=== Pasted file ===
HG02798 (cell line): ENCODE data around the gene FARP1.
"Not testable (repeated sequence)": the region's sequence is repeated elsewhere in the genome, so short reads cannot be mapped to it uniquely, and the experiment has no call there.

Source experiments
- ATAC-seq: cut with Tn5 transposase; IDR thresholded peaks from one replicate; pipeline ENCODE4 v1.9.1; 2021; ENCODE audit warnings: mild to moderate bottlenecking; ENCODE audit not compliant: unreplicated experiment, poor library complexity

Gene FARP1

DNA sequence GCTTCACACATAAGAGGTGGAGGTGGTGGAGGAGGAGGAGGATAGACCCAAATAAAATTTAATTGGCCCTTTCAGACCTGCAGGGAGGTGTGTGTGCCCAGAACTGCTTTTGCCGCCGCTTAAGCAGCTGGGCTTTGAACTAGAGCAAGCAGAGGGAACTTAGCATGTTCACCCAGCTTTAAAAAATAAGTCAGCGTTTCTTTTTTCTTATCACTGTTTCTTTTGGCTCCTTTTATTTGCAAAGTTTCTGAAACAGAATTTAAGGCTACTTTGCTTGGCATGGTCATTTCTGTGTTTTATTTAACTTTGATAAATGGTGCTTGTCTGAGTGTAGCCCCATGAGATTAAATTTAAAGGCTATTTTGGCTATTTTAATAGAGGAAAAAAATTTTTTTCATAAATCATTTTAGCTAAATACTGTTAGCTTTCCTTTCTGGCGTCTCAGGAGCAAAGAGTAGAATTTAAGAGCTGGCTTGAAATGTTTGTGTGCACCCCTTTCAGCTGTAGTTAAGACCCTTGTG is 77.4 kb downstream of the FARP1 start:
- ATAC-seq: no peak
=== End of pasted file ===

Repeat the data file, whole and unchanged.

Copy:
HG02798 (cell line): ENCODE data around the gene FARP1.
"Not testable (repeated sequence)": the region's sequence is repeated elsewhere in the genome, so short reads cannot be mapped to it uniquely, and the experiment has no call there.

Source experiments
- ATAC-seq: cut with Tn5 transposase; IDR thresholded peaks from one replicate; pipeline ENCODE4 v1.9.1; 2021; ENCODE audit warnings: mild to moderate bottlenecking; ENCODE audit not compliant: unreplicated experiment, poor library complexity

Gene FARP1

DNA sequence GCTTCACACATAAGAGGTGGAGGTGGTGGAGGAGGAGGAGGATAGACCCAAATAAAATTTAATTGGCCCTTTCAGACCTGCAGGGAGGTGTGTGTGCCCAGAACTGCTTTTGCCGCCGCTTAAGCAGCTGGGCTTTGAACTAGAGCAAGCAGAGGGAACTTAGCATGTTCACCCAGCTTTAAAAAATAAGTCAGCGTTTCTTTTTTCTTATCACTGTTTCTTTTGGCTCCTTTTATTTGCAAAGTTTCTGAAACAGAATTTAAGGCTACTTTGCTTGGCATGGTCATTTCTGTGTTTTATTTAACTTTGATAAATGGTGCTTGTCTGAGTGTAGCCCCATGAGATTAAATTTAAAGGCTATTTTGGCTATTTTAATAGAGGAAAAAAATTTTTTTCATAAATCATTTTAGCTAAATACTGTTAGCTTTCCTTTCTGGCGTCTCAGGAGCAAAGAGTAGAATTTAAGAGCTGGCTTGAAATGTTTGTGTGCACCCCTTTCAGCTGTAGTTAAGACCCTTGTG is 77.4 kb downstream of the FARP1 start:
- ATAC-seq: no peak